Friday, June 24, 2011

Tom Wright on the Bible Part 2

Here are a few more quotes from N.T. Wright's recent book on the Bible.

The trouble with all this is of course the lack of control. Once you can make scripture stand on its hind legs and dance a jig, it becomes a tame pet rather than a roaring lion. It is no longer "authoritative" in any strict sense; that is it may be cited as though in "proof" of some point or other, but it is not leading the way, energizing the church with the fresh breath of God himself. The question must always be asked, whether scripture is being used to serve an existing theology or vice versa. (p71)

To affirm "the authority of scripture" is precisely not to say, "we know what scripture means and don't need to raise any more questions." It is always a way of saying that the church in each generation must make fresh and rejuvenated efforts to understand scripture more fully and live by it more thoroughly, even if that means cutting across cherished traditions. (p.92)

It is with the Bible in its hand, its head, and its heart--not merely with the newspaper and the latest political fashion or scheme that the church can go to work in the world, confident that Jesus is Lord and Caesar is not. (p.116)

We dare not try to tame the Bible. It is our foundation charter; we are not at liberty to play fast and loose with it. (p.132)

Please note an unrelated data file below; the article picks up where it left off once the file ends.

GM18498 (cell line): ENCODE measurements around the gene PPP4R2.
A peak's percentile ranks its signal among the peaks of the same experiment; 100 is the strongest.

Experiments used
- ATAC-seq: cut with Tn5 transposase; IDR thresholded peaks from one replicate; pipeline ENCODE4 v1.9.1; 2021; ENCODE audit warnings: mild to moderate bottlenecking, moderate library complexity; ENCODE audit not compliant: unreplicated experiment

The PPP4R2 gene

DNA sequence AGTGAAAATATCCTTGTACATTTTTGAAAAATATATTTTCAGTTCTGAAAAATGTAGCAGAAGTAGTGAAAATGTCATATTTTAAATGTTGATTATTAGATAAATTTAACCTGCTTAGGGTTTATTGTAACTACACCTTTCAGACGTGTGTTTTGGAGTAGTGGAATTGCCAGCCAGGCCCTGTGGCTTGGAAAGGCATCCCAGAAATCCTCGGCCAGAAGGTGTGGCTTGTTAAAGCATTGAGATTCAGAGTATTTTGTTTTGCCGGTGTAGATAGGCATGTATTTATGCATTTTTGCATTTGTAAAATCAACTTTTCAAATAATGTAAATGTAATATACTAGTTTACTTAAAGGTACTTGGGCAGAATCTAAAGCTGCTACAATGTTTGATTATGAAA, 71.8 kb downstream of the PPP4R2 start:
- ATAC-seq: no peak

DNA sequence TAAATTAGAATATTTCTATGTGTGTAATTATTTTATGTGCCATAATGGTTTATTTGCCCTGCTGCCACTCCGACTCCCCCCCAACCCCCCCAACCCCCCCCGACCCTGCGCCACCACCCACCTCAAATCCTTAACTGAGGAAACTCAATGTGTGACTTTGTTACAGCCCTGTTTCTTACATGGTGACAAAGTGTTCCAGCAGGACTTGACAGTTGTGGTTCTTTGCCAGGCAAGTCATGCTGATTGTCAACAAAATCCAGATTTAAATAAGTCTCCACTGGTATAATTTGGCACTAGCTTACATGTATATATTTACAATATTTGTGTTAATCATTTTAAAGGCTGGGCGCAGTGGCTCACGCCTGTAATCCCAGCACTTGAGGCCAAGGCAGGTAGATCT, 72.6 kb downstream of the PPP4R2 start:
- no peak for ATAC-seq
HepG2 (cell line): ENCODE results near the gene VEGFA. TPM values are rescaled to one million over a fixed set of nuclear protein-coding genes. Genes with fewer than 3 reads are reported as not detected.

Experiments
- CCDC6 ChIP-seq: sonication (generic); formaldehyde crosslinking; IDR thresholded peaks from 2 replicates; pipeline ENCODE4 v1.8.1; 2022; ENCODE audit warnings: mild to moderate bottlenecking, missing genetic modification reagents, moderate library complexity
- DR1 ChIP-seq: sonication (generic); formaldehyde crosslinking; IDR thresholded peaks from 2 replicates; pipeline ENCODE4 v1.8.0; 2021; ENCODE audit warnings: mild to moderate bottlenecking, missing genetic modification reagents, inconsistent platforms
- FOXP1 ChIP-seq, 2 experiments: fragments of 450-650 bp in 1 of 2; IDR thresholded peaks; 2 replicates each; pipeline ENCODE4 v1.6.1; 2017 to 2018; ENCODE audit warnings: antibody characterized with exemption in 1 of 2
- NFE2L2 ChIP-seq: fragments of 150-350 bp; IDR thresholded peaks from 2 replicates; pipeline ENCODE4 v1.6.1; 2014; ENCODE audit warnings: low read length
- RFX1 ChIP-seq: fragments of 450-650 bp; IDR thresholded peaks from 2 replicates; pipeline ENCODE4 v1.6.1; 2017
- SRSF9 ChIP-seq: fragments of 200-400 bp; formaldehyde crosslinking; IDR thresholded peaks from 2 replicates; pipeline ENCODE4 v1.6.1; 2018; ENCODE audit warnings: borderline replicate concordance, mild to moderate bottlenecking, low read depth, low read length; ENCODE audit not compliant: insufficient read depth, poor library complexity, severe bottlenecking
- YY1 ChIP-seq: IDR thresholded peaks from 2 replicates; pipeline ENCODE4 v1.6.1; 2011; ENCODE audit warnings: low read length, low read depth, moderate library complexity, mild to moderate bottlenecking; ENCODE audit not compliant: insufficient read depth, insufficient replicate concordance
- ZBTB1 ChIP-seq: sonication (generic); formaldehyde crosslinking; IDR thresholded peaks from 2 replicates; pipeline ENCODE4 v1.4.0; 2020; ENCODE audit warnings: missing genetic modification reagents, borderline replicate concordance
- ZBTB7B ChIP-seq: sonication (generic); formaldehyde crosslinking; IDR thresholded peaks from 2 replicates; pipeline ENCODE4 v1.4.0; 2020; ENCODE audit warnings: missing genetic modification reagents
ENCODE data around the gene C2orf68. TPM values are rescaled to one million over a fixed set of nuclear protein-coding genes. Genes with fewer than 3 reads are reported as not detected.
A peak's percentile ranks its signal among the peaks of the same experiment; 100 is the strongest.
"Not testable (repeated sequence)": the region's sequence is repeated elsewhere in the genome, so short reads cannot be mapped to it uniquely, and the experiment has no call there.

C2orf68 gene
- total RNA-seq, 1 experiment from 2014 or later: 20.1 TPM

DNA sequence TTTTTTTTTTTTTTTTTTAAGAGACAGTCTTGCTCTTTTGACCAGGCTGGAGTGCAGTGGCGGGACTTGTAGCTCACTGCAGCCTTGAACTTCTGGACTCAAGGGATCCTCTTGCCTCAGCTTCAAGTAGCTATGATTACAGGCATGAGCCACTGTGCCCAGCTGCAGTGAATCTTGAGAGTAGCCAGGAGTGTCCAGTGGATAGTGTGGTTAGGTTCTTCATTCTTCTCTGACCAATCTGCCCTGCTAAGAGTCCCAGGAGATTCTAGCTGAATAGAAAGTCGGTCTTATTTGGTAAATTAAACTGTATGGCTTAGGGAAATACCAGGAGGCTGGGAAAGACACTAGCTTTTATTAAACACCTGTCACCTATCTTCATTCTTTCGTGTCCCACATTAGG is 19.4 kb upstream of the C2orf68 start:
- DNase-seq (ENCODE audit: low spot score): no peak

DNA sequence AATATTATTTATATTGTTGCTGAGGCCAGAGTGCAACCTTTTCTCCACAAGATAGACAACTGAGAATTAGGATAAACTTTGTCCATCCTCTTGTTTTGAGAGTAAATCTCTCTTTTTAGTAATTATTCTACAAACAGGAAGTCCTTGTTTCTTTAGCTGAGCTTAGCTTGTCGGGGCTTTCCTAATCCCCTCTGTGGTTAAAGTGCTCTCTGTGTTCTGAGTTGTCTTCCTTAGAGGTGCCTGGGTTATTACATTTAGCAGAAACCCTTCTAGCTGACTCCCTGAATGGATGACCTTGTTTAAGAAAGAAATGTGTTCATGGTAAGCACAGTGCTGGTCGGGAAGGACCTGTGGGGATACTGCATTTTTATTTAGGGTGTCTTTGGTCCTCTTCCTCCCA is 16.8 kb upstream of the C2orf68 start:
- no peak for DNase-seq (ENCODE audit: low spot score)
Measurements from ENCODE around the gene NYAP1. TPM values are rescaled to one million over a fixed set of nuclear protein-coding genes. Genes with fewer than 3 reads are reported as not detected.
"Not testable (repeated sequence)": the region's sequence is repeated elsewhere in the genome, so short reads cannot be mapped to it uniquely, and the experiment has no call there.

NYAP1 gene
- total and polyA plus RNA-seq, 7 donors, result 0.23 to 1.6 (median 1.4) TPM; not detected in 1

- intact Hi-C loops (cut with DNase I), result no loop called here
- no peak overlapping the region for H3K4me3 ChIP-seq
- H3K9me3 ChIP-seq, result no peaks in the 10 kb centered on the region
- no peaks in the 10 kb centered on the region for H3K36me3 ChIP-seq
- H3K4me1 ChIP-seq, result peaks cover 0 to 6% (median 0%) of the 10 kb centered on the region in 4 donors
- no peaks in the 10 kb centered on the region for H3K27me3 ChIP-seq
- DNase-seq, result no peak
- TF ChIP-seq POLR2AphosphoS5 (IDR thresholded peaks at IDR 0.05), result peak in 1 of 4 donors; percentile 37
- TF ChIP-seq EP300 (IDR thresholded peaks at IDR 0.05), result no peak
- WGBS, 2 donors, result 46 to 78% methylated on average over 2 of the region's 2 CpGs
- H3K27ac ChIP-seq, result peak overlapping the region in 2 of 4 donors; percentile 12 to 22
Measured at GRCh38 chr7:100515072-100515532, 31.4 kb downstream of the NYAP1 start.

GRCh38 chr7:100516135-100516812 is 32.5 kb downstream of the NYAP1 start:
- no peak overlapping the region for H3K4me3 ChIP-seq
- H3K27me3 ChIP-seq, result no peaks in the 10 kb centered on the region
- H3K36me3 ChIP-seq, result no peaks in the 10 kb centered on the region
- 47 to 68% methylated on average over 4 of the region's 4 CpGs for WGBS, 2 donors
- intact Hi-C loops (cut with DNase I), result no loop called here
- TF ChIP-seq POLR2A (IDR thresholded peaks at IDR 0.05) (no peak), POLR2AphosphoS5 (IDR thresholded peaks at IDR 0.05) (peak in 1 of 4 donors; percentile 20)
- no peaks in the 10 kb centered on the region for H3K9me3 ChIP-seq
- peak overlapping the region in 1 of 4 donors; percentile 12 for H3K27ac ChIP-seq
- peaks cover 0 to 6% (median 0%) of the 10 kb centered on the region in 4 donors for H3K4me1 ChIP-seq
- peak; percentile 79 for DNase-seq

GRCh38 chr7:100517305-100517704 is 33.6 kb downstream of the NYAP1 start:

Wednesday, June 1, 2011

Tom Wright on The Bible part 1

Below is a list of some of my favorite quotes from Wright's book Scripture and The Authority of God.

"Taken as a whole, the church clearly can't live without the Bible, but it doesn't seem to have much idea of how to live with it" (preface).

"Integrity consists not of having no presuppositions but of being aware of what one's presuppositions are and of the obligation to listen to and interact with those who have different ones" (13).

"Scripture itself points--authoritatively, if it does indeed possess authority!--away from itself and to the fact that the final and true authority belongs to God himself, now delegated to Jesus Christ" (22).

"The biblical writers live with the tension of believing both that in one sense God has always been sovereign over the world and that in another sense this sovereignty, this saving rule, is something which must break afresh into the world of corruption, decay, and death, and the human rebellion, idolatry, and sin which are so closely linked with it" (27).

"A fully Christian view of the Bible includes the idea of God's self-revelation but, by setting it in a larger context, transforms it. Precisely because the God who reveals himself is the world's lover and judge, rather than its absentee landlord, that self-revelation is always to be understood within the category of God's mission to the world, God's saving sovereignty let loose through Jesus and the Spirit and aimed at the healing and renewal of all creation" (29).

Bill Cosby- Dentists